Former soccer standout now telling ‘underdog’ stories

Nick Blank
Posted 1/9/19

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Former soccer standout now telling ‘underdog’ stories


ST. AUGUSTINE – It’s to be quiet on set for this pivotal scene on the porch. But there’s a leaf blower buzzing somewhere in this quaint west St. Augustine neighborhood.

“I’m going to need someone to go tell him to go turn it off,” said director Kaili Torres on a brisk Saturday morning.

Producer Maria Lavelle and a crew member agree to take care of it. The message they relay back to Torres is it will 15 minutes for the leaf blower to cease.

Torres, who attended St. Johns Country Day School, played on the Ponte Vedra Storm club soccer team, the University of Virginia’s esteemed women’s soccer program and the U18 U.S. Women’s National Team. Now, she’s in her second year at NYU’s Tisch School of the Arts graduate film program.

“I was ready for a new dream, so I applied to NYU. I wanted to tell people’s stories and give people a voice,” Torres said. “I still love soccer to this day. It’s a part of me and 20 years of my life. But I think this exhausts me more than anything I’ve ever done in my life. It just makes you use everything, your mind, your body.”

Torres returned to Northeast Florida to direct “Pancakes,” a short film about a young girl balancing her life and a mother with mental illness. For the porch scene, the girl’s mother is looking for a dog, but it’s a dead dog from childhood. The daughter is about to go to a job interview and tries to calm down the mom.

“This is the first time we see this relationship in front of our eyes,” Torres said. “This is the first time we’re really revealing the character of the mom. There’s dog food scattered around and she’s holding the dog’s leash.”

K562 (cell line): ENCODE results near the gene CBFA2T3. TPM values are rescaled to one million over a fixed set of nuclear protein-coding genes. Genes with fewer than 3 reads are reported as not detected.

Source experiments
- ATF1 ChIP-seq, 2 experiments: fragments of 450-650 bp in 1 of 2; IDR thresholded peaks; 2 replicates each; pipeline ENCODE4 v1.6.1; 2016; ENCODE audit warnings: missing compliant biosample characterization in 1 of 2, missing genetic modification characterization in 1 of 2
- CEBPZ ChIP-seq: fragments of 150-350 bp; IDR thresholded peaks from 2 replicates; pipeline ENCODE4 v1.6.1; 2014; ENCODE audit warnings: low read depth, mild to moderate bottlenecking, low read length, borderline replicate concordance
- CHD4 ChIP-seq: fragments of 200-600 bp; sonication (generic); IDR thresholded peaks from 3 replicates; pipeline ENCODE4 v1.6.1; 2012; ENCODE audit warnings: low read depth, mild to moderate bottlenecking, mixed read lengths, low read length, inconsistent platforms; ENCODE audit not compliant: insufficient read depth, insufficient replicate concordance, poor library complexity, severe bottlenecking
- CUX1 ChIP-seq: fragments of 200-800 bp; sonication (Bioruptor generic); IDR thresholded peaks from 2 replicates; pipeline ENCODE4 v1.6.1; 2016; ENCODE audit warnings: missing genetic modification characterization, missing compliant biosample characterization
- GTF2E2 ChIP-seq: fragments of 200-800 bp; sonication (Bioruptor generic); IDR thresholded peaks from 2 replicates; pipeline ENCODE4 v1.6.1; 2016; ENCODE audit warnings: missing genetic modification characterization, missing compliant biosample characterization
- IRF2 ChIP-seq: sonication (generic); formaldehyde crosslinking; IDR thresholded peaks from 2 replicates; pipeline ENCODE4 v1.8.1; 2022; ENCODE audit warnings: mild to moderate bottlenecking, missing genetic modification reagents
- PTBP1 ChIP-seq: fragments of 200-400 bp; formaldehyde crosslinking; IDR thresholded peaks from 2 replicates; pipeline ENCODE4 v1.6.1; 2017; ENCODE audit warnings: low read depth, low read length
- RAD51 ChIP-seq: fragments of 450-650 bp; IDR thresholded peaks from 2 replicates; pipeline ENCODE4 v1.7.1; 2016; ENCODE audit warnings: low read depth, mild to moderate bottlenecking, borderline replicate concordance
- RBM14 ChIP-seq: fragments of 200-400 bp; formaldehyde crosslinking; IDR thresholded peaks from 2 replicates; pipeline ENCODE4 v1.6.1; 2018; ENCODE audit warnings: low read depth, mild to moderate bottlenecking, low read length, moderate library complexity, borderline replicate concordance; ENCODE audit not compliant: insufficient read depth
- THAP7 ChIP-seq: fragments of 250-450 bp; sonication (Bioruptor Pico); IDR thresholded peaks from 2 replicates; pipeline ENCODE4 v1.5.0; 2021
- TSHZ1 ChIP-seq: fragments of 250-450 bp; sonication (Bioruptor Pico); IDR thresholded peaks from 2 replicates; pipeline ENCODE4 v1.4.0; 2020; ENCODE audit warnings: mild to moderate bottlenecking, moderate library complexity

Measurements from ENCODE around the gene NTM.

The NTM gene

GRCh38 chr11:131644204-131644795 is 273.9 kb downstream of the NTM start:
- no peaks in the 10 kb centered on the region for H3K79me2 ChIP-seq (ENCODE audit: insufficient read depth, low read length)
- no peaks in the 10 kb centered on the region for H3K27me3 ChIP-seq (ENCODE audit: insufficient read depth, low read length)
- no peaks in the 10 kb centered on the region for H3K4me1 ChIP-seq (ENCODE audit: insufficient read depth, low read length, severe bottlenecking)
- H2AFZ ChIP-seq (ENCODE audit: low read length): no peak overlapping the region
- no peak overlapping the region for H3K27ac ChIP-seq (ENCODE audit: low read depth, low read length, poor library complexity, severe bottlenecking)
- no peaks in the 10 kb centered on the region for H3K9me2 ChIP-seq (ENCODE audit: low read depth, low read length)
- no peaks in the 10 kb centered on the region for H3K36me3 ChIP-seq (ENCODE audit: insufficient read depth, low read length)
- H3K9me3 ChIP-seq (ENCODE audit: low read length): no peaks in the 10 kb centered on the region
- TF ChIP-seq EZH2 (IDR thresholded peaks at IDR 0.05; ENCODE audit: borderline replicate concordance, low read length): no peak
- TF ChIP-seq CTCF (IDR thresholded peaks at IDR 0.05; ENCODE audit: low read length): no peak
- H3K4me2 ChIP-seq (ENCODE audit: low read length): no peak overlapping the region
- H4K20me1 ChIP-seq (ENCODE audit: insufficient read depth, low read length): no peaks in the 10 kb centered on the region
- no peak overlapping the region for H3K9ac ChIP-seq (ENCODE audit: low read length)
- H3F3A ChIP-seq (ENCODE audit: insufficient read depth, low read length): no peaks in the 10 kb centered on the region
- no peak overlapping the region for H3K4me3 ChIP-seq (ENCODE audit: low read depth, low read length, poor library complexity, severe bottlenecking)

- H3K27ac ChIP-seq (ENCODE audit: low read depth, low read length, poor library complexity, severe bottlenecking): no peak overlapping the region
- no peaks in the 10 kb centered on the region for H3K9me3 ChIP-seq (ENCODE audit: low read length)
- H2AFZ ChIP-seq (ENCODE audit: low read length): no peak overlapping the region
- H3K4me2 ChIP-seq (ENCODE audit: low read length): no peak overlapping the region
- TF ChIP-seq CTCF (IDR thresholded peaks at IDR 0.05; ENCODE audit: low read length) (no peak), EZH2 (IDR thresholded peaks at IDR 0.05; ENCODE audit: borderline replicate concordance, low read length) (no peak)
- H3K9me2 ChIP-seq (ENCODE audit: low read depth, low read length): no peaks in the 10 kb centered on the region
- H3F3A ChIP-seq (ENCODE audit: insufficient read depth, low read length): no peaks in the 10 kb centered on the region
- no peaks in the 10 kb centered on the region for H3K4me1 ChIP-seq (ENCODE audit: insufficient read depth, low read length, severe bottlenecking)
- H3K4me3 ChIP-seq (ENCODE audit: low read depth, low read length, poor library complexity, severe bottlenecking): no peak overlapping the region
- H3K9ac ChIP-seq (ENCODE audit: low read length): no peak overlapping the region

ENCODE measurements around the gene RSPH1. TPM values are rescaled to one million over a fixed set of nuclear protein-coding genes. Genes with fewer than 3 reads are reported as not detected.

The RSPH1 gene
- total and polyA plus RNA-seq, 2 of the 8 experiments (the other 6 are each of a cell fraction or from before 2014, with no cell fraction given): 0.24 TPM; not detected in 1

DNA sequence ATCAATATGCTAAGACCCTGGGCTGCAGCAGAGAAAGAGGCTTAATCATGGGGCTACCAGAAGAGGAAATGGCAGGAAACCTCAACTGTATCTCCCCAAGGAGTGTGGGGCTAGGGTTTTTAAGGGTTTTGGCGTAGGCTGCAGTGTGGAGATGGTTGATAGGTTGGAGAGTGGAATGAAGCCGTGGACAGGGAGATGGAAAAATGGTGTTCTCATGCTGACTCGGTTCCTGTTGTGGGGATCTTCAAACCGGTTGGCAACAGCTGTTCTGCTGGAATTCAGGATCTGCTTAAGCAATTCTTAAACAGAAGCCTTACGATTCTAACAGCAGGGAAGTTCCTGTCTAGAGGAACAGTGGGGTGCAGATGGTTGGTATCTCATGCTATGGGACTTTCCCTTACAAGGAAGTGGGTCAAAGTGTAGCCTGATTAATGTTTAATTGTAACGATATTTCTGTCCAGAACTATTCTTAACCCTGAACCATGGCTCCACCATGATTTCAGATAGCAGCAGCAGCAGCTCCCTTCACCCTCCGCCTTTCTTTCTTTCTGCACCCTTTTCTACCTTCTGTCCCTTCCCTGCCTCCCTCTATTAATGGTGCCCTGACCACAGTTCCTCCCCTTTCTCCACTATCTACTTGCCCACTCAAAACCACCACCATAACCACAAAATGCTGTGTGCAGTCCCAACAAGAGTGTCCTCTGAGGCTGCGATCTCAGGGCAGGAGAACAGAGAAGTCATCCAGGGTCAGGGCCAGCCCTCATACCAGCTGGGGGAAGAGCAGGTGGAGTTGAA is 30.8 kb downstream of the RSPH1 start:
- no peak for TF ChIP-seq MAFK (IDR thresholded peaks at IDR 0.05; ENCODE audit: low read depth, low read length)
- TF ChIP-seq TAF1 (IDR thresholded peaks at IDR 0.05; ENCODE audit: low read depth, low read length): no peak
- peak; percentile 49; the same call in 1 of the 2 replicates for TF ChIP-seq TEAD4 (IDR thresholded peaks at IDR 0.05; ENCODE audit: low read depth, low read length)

The film’s casting sessions were done in New York and the cast consisted of dozens of nationalities. Torres laughs and declines to go into how much the film will cost. Filming took place over five days at a cozy St. Augustine home shrouded by trees, mostly used as an AirBnB. Torres said the home fit the characters perfectly.

“To me this is the house they grew up in. This family is a little broken. This feels like a house I could have grown up in,” Torres said. “It smells the way I remember Florida smelling when I grew up, everything from the plants to the infrastructure reminds me of home and here. This is obviously a broken home, but there’s still a lot of compassion and love and people fighting.”

Torres watches a scene unfold on a monitor under a roomy black cloth in the backyard. Something is a bit off – the lighting on actress Izabel Mar’s arm. She consults makeup and the director of photography. Time for another take.

Torres said she wrote “Pancakes” for girls who had to grow up too fast.

“This is a story for girls whose circumstances are a result of not anything they’ve done, but they still wake up with that weight on their shoulder and they fight and try twice as hard as everyone else,” Torres said.

Lavelle, from Norway, also a director, is the producer for the film. She is a frequent collaborator of Torres’ and handles logistics, planning and finding locations for the shoot. The movie is their main project for the year at NYU.

“I give her what she needs to build this,” Lavelle said pointing to the set.

“Pancakes” will be submitted to the country’s prestigious film festivals such as Sundance, Tribeca and Toronto, and it will premiere at New York City’s Lincoln Center in May. A film titled “My Nephew Emmet,” by NYU student film Kevin Wilson Jr., was nominated for an Oscar in 2018.

Torres, who said she was best at expressing herself visually wants audiences to learn something new or leave feeling like a better person because of it. When you combine sound and image, it has a powerful effect on someone, she adds.

“My stories are about the underdogs or those people who get overlooked. I want to write about those people,” Torres said. “I want to give them a platform. I think that it’s this story.”


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